The call of the wild (libro en inglés)

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Libro The call of the wild (libro en inglés). Sinopsis libro, reseña libro. The Call of the Wild is a short adventure novel by Jack London published in 1903 and set in Yukon, Canada during the 1890s Klondike Gold Rush, when strong sled dogs were in high demand. The central character of the novel is a dog named Buck. The story opens at a ranch in Santa Clara Valley, California, when Buck is stolen from his home and sold into service as a sled dog in Alaska. He becomes progressively feral in the harsh environment, where he is forced to fight to survive and dominate other dogs. By the end, he sheds the veneer of civilization, and relies on primordial instinct and learned experience to emerge as a leader in the wild. London spent almost a year in the Yukon, and his observations form much of the material for the book. The story was serialized in the Saturday Evening Post in the summer of 1903 and was published a month later in book form. The book’s great popularity and success made a reputation for London. As early as 1935, the story was adapted to film, and it has since seen several more cinematic adaptations Libro The call of the wild (libro en inglés).

1 valoración en The call of the wild (libro en inglés)

  1. Alex

    I guess it’s important to remember that this isn’t just a socialist fable: it’s also a book about a dog. That’s certainly all I thought, when I was ten and I read and re-read this for the first several times. I just really liked dogs, and we couldn’t have one, so I read a lot of books about them. Here’s a book about Buck the Yukon sled dog. His bond with his human is so strong that they’ll perform miracles for each other. That scene with the thousand pound sled is like the Rudy-sacks-the-quarterback of dog stories.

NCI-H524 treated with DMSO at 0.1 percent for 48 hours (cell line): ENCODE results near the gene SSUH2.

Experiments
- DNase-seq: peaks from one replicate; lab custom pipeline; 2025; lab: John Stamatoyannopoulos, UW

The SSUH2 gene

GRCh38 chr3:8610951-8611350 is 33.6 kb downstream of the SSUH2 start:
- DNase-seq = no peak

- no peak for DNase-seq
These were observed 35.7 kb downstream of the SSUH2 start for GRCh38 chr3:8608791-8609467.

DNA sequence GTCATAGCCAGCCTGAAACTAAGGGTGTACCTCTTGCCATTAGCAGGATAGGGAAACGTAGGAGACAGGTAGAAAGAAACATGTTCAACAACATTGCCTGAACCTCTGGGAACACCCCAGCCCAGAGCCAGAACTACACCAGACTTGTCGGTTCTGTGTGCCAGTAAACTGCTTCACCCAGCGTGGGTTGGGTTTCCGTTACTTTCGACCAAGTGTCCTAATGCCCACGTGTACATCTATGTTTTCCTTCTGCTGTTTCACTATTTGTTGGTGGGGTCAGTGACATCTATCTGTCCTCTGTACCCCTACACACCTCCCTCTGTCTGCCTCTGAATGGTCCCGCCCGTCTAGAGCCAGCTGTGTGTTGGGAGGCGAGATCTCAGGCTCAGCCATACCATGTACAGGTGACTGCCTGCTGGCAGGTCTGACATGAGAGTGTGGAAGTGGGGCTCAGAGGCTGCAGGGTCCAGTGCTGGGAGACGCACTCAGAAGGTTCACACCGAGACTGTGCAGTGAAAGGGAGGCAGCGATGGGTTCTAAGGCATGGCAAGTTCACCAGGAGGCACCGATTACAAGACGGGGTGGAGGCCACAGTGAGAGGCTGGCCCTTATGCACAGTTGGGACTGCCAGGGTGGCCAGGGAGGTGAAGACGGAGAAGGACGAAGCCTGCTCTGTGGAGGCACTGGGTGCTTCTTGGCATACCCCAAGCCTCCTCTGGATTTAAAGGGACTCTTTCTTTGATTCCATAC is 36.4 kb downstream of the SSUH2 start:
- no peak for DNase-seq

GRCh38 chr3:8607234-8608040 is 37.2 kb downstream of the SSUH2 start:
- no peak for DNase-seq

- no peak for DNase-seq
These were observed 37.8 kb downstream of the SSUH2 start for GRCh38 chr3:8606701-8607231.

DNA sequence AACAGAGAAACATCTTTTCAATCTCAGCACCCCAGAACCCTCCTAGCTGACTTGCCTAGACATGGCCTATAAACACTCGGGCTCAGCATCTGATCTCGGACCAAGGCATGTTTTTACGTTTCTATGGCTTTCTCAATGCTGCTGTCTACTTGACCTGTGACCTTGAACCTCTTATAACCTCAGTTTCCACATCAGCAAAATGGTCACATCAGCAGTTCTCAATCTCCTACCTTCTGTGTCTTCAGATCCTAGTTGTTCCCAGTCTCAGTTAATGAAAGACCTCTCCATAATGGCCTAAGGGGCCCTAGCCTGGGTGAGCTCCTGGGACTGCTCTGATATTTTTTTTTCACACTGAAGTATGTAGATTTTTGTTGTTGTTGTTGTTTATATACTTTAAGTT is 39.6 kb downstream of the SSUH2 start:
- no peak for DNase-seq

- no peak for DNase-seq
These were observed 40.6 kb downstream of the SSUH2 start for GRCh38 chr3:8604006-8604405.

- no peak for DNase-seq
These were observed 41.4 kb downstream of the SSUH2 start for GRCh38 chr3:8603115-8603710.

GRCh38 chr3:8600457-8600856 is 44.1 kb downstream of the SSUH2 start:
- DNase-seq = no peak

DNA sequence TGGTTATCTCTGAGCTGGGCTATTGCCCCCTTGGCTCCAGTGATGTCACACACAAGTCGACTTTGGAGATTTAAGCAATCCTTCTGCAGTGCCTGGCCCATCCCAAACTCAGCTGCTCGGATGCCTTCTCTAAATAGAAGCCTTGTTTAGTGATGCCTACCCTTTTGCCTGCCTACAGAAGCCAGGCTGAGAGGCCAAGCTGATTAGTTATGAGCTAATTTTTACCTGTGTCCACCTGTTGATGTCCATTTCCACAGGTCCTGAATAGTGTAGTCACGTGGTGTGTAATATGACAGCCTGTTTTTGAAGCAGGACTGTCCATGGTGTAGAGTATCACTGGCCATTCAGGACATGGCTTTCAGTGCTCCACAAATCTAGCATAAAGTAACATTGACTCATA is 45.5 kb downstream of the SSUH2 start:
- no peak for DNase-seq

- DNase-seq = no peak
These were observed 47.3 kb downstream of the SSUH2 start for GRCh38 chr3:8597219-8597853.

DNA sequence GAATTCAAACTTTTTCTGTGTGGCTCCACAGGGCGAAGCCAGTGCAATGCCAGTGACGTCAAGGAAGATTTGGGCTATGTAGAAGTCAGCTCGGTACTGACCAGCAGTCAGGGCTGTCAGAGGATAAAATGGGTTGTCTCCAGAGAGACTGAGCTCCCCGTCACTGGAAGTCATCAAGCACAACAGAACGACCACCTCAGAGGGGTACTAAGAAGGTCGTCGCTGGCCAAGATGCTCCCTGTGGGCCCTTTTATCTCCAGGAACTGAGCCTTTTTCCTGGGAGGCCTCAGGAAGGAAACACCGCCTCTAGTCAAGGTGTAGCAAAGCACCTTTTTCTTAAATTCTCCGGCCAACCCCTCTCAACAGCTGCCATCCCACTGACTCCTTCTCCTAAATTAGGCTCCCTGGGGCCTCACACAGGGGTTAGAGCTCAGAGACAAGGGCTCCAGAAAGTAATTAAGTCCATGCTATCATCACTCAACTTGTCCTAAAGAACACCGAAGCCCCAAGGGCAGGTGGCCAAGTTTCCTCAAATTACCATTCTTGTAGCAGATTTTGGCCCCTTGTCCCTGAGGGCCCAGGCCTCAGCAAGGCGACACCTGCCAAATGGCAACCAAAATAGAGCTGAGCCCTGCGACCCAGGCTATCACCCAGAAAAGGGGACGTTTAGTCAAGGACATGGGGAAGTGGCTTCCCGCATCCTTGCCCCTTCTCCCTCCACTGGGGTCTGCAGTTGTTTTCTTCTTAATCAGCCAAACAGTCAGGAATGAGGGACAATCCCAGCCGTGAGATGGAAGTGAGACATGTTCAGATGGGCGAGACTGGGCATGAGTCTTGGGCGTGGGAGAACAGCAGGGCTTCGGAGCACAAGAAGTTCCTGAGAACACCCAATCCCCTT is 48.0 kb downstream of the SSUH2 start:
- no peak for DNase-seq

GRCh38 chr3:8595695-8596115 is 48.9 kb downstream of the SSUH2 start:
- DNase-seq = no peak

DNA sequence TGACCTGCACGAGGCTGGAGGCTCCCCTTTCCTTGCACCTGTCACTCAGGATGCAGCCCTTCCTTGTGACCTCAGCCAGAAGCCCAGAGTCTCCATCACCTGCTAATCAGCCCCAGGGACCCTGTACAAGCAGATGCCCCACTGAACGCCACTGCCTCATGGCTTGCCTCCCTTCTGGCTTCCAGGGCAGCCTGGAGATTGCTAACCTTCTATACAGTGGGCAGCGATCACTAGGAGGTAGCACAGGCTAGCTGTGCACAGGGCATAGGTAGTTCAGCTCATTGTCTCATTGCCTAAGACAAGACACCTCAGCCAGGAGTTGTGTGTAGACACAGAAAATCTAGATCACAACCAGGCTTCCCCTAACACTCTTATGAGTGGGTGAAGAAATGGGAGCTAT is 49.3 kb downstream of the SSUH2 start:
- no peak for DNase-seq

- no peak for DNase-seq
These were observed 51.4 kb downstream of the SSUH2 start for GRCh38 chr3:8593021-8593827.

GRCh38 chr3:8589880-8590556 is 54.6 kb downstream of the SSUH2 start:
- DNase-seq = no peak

Now, as a grown up, I finally get to have my own dog, and he likes to point his ass right at my face. He’s between us in bed at this very moment, his head buried down in the blankets, ass up. It’s my wife, then my dog’s butt, then me.

    But socialism. After being about a dog, it’s – actually the second thing is it’s dark, holy shit. People are like here, kid, here’s a book about a dog, kids love dogs, and ten-year-old me cracks it and it’s all «He had killed man, the noblest game of all, and he had killed in the face of the law of club and fang. He sniffed the bodies curiously. They had died so easily.» When they’re not hunting the most dangerous game, dogs keep getting slashed open to the bone or starving piteously to death. Jack London spent some time grubbing for gold in the Yukon wilderness himself – and he was awful at it, so he knows from hardship.

    Jack London

    So the third thing is that London also happened to be a socialist, and as an adult it’s hard not to read Call of the Wild as an allegory. You could hardly find a better socialist allegory than a team of sled dogs, right? Everyone harnessed together, running together to pull a mighty load. They grow to love it so much that when one dog gets sick he pulls a Boxer. Buck starts the book as a pampered bourgeois and finishes it as a pack animal.

    Here’s Blair Braverman, the face of modern dogsledding and quite a good tweeter.

    London also brings in a healthy dose of naturalism, the then-fashionable (now obvious) idea that the environment shapes character. And there’s a great deal of somewhat confused Darwinism: London, like lots of other people, has confused evolution for memory, so Buck keeps having dreams about Neanderthals. There’s some yikesy stuff about women and minorities, not definitely offensive but you get the idea that if you got him going it’d be definite eventually. (I’ve heard that it was indeed.)

    So you see why sometimes you have to remind yourself that this is a book about a dog. It’s about a brave dog running in the wilderness. I remember how wild and romantic it seemed to me, when I read it as a child. Now I read it to my dog. Does it awaken, for him too, some wild and romantic memory? Does he hear the faint echoing of that primordial call? He sighs deeply, from under the covers, and farts.

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